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Block Island Cable Problem Highlights Vulnerabilities With Offshore Wind Transmission

  • Block Island Wind Farm, the first offshore wind installation in the United States, will briefly go offline in the spring to shore up transmission cables
  • This issue highlights how the transmission cables are one of the more vulnerable components in offshore wind farms
  • In addition to developments to protect cables, efforts are underway to create a more coordinated approach to connecting offshore turbines with the electric grid

Four years after the first offshore wind farm in the United States went online off Block Island, a multimillion dollar effort is underway to rebury the installation’s high-voltage transmission cables. The problem, which will necessitate a temporary shutdown of the 30-megawatt wind farm in the spring, highlights how the transmission infrastructure is one of the more vulnerable aspects of offshore wind facilities.

The problem at the Block Island Wind Farm stems from a shortcut approved for the project to bury the cables under just four feet of seabed, rather than the recommended eight to 10 feet. The tides off the island helped erode the seabed and expose the cables within months of the wind farm’s completion, and after several attempted solutions failed to fix the problem the decision was made to dig a deeper trench and re-splice the cables to accommodate the longer length.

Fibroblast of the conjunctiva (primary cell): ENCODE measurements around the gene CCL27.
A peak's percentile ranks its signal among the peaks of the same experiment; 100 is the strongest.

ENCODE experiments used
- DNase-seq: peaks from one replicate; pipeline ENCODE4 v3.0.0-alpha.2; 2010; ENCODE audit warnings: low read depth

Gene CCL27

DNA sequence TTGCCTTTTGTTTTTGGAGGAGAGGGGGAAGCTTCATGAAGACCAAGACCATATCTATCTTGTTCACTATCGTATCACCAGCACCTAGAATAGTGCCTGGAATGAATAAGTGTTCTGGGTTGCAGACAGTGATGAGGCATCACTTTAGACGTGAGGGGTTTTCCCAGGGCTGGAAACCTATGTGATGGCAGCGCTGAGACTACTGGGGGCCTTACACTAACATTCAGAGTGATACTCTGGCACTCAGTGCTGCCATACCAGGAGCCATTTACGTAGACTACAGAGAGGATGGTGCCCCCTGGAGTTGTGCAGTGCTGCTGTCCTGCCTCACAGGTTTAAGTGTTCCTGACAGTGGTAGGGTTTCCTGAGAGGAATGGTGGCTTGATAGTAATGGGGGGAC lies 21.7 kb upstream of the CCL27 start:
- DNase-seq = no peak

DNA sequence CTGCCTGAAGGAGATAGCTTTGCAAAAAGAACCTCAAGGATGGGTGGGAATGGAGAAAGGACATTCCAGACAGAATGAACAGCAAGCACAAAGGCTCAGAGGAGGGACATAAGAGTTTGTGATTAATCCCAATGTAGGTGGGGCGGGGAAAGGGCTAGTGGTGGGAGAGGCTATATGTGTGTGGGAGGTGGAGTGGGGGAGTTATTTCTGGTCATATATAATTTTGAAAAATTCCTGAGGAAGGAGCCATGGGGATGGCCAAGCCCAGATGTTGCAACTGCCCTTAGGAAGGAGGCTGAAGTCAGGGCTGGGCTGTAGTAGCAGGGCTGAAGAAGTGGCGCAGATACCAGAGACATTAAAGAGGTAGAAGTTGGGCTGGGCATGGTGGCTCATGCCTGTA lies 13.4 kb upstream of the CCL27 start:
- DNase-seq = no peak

The reburial comes at a cost of $30 million for National Grid, Rhode Island’s main energy utility. Orsted, the developer of the Block Island Wind Farm, is reportedly contributing a similar amount.

The repair or upgrade of transmission cables for offshore wind farms can not only be expensive, but also lead to turbine downtown that diminishes output and reduces revenues. The cables are also one of the more vulnerable parts of offshore wind farms’ infrastructure. The line may extend a significant distance before it is buried, increasing the risk of fatigue or over-bending due to shifts caused by tides and currents.

The cables are also vulnerable to saltwater corrosion and damage from causes such as natural disasters or fishing operations. Options for protecting these transmission lines include anchoring them or encasing them in cast iron shells.

Connecting offshore turbines to the shore has been a separate challenge, as the installations need to be integrated with existing mainland grids. Current plans involve connecting the wind farms to the grid as they come online, but there have also been calls for wind energy advocates to create a coordinated approach and develop the transmission infrastructure before the turbines are erected.

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